You want to create a new brochure for your company but you have no (or little) idea about where to start. This is blog’s for you! First, you’ll need a quote and before you can get that, you’ll have to give your ad agency or independent advertising person a little bit of information.
How do you figure out what brochure is right for you?
First, here are 3 basic “assumptions” about your brochure you should start out making:
1. Offset Vs. Inkjet: First your brochure should be printed at an OFFSET printer. FORGET printing your job on your inkjet because that just looks cheap. Also don’t waste your time (or money) with a quick printer like Kinko’s or Office Depot. While they’ve gotten better at creating decent looking temporary or mock-up brochures, IT IS ONLY VIABLE WHEN YOU NEED A VERY SMALL QUANTITY. If you need more than 30 pieces, use an offset printer.
2. 4 Color Vs. 2 or 3 Color: Next, in this day and age, a brochure should be printed in four-color printing as opposed to 2 or 3 colors. It’s actually MORE expensive to print 2 & 3 color jobs than it is to just print a 4 color job at a “discount printer” (I’ll explain what Discount Printing is in a future blog).
3. One Sided Vs. Two Sided: It’s also ridiculous to print a one-sided piece in an effort to save money. Anything less than a full color brochure printed on BOTH SIDES is just a waste of space & paper; and who wants to get a brochure with a back side that’s “white” anyway? It just leaves your potential client with a negative feeling like “These people don’t have anything more to say about their product!”. Considering the minimal incremental additional cost YOU MAY AS WELL JUST DO IT! If you need to save money, read my blog and do it some other way.
I realize I’m talking about the printing of your brochure and not the design or copywriting, (i.e., the two other elements you’ll need to figure out to get your brochure done for your company). However, you will need to know in advance how the piece is going to be printed, so the ad person (layout artist and copywriter or ad agency) knows what type of quote you’ll need.
Next, to quote your job we will need to determine what SIZE brochure you’ll need. To figure that out, you’ll need to think about the following:
• Your target market – How sophisticated is your potential customer? What kind of person will you be talking to? What kinds of things are they used to seeing? Will they think you are “rinky dinky” if you do a Trifold Brochure for example or is that your industry standard? How many different target markets do you need to “speak to”? Can you speak to all of your different markets at once or do they each require a slightly different sales pitch, and thus a different brochure?
• Competitive Marketing Materials – What type of brochure does your competition use and how can your brochure look BETTER when it sits next to theirs?
• How is the brochure going to be used – By sales people on a sales visit? To be mailed out to clients? To be part of a bigger sales package (which may need to sit next to and look good with existing pieces?) If so what size are those existing pieces? etc.
• What’s the goal or purpose of the brochure? – To make the sale or to get people to call you so YOU can make the sale? To get potential clients to your website? Or to create brand awareness?, etc.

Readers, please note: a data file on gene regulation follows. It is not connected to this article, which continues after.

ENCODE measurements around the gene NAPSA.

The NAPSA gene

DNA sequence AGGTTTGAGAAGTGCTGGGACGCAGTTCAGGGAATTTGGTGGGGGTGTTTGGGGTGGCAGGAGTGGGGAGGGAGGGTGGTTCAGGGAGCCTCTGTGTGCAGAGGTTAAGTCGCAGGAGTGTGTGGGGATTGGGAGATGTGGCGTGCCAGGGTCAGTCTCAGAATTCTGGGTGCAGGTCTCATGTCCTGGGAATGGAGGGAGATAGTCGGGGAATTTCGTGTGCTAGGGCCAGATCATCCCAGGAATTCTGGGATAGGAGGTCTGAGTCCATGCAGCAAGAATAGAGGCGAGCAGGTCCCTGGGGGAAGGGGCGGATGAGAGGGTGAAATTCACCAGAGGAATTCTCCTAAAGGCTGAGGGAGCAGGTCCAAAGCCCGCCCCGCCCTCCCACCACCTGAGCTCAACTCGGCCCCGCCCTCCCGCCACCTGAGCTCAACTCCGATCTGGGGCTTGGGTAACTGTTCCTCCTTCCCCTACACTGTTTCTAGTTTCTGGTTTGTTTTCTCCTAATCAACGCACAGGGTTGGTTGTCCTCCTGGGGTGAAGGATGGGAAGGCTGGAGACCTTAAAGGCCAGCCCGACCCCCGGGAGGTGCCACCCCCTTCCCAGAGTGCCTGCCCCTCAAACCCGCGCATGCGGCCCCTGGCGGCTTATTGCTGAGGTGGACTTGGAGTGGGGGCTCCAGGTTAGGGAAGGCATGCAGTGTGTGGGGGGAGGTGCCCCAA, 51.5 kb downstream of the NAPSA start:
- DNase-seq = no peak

• HOW MUCH do you have to say to reach that goal? – What do you need to say to make the sale? Or to get the person to call you? How much space will the copywriter need to write-up an intelligent sales pitch? (if you have a LOT that must be said or a particularly complex sales message, you may want to consider using a multi-part sales approach and have your brochure lead the potential client to your website, for example, where you can elaborate more on your sales information. NO one wants to read big huge blobs of text (unless you have something really juicy to say or are providing extremely crucial information).
• Quantity – how many brochures will you need? If you’re doing a mailing, how many “extras” would you like to have? If you are attending a trade show, how many do you generally need for similar events? How often do your products change (because if that’s frequently you don’t want to print a huge quantity that might eventually have to be tossed). Your advertising person or agency should be able to help you with this….if they have very little input on this subject you might want to find someone who can help you with all aspects of your advertising or marketing campaign.
• Budget – of course you have to consider what you’ve got to spend on your brochure….but it’s also hard to create a “budget” if you have no idea what you can get, for how much. So perhaps you should ask your ad person or agency to give you a few options at different price points?
• Comparative cost when considered next to other options – In other words, once you have the quote, consider the cost of one option compared to another. For example, how much would it cost if I need a folder + a few flyers vs. 11 x 17 single fold brochure or 25.5 x 11 brochure that can stand on its own (without a folder)? Is any incremental increase in cost WORTH it for some other reason, such as to make the customer think your company is “top notch” or sophisticated?
OK that’s it for today. Look for my blog about the different brochure SIZE options you will want to consider.